Europe: Officials try to stem virus panic, keep borders open

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Italian Army soldiers and police check transit to and from the cordoned areas near Turano Lodigiano, Northern Italy, Tuesday, Feb. 25, 2020. Civil protection officials on Tuesday reported a large jump of cases in Italy, from 222 to 283. Seven people have died, all of them elderly people suffering other pathologies. (Claudio Furlan/Lapresse via AP)

BRUSSELS – At first glance, the response to the new virus outbreak in Europe appears to be all over the place.

A thousand tourists kept at their hotel on a Spanish island after a vacationing Italian couple tested positive. Buses halted in France to screen passengers at risk of falling ill. Major European soccer matches postponed. Fashion shows and other cultural events under a cloud.

As the coronavirus cases clustered in northern Italy kept climbing and European countries reported new ones with Italian travel ties Tuesday, authorities across the continent tried to strike a balance between taking prudent public health measures and preventing panic.

A big fear — at least on the economic front — is that the open borders of more than two dozen countries that allow passport-free travel in much of Europe might be closed.

Authorities in Italy reported Tuesday night that the number of people infected in the country grew to 322, or 45% in 24 hours, and deaths of patients with the virus rose to 11. Austria, Croatia and Switzerland reported their first cases, while Spain and France recorded new ones, involving people who had been to northern Italy.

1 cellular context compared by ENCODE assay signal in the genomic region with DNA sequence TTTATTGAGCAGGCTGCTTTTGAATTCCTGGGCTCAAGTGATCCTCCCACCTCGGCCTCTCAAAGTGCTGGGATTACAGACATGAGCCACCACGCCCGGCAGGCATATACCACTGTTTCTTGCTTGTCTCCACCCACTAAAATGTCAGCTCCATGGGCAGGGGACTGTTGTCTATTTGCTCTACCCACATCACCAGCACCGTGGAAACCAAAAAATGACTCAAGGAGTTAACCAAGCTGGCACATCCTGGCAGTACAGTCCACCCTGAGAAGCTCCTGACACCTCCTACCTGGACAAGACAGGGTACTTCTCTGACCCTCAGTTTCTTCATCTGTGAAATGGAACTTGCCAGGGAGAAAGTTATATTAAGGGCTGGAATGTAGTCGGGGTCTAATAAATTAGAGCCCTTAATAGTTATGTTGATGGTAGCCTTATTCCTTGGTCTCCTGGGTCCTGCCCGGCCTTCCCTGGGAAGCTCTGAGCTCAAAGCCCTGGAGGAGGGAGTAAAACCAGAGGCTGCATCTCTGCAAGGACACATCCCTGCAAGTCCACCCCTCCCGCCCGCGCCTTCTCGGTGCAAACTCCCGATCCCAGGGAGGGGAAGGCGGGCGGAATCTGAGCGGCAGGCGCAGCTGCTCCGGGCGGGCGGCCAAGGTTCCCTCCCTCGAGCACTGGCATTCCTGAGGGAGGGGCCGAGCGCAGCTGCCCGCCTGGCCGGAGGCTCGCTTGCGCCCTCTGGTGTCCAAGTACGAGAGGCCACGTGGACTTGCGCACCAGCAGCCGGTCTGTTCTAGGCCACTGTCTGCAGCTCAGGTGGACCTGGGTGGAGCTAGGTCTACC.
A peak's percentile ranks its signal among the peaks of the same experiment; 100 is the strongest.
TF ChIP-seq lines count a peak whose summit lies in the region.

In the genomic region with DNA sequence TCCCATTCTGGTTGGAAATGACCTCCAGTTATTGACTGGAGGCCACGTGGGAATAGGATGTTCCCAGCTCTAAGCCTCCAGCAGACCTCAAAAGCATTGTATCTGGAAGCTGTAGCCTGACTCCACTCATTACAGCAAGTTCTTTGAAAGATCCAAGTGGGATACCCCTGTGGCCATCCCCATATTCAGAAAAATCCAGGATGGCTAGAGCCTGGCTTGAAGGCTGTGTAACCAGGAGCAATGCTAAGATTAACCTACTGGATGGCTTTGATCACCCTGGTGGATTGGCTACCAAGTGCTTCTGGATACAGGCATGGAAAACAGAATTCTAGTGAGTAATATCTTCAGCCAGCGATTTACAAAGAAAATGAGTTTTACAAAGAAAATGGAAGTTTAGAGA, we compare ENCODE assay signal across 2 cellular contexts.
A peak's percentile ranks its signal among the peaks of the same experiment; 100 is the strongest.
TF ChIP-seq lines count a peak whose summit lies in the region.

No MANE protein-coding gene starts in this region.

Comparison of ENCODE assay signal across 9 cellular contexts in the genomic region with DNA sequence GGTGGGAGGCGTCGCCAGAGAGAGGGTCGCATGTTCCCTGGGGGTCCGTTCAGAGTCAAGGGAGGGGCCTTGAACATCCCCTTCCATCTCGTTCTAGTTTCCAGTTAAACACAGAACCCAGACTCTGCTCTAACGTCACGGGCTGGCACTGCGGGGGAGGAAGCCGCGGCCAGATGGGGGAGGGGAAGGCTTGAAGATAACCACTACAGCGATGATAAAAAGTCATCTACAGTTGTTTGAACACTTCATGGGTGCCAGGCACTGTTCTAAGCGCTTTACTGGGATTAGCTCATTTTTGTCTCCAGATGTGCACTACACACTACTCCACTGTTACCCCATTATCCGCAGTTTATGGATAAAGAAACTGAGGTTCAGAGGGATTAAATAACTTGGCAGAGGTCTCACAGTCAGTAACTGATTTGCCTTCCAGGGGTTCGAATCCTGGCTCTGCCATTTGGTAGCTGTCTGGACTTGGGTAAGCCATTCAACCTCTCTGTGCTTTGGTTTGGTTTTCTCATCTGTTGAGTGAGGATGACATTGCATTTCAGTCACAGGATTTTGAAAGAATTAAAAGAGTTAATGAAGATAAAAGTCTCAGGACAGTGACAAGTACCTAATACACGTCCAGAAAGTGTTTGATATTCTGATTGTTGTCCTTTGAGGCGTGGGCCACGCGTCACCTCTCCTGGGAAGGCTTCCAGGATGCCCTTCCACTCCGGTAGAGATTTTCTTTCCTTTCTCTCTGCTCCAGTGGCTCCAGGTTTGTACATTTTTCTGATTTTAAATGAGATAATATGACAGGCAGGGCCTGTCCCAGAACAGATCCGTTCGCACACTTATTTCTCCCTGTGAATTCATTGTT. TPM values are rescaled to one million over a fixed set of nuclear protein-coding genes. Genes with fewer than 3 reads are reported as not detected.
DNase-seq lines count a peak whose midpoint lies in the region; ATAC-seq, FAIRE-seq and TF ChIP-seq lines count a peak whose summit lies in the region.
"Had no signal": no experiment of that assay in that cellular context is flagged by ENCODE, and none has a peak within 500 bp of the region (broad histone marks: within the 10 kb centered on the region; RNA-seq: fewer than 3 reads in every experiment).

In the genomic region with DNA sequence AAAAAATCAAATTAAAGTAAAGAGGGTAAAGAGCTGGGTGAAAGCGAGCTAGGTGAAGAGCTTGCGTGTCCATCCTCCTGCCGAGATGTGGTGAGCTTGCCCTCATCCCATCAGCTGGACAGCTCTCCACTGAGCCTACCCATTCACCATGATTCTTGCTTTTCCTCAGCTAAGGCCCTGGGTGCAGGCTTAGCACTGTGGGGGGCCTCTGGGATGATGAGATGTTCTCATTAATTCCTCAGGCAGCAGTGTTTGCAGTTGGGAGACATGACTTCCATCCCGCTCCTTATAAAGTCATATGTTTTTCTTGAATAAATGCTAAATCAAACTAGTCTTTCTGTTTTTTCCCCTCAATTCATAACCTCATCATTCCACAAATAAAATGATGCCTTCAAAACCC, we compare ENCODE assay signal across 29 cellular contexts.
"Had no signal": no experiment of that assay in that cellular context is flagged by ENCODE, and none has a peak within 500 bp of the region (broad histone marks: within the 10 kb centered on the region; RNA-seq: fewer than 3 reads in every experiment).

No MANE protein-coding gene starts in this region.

Health ministers from seven European nations met in Rome to discuss a coordinated response. French Health Minister Olivier Veran told broadcaster BFMTV that the officials signed a text laying out the "common principles" that include communicating daily to share epidemiological information and advising against the closing of borders.

The ministers agreed that as a prevention strategy, border closures are "not judicious,... not proportional and it wouldn't be effective," Veran said. They also agreed there wasn't a need to cancel all large cultural and sporting events but instead to evaluate them on a case-by-case basis, he said.

In an illustration of such an approach, French soccer club Lyon said its sold-out Champions League home game against Juventus, from northern Italy, will go ahead as planned on Wednesday. Up to 3,000 Juventus fans are expected.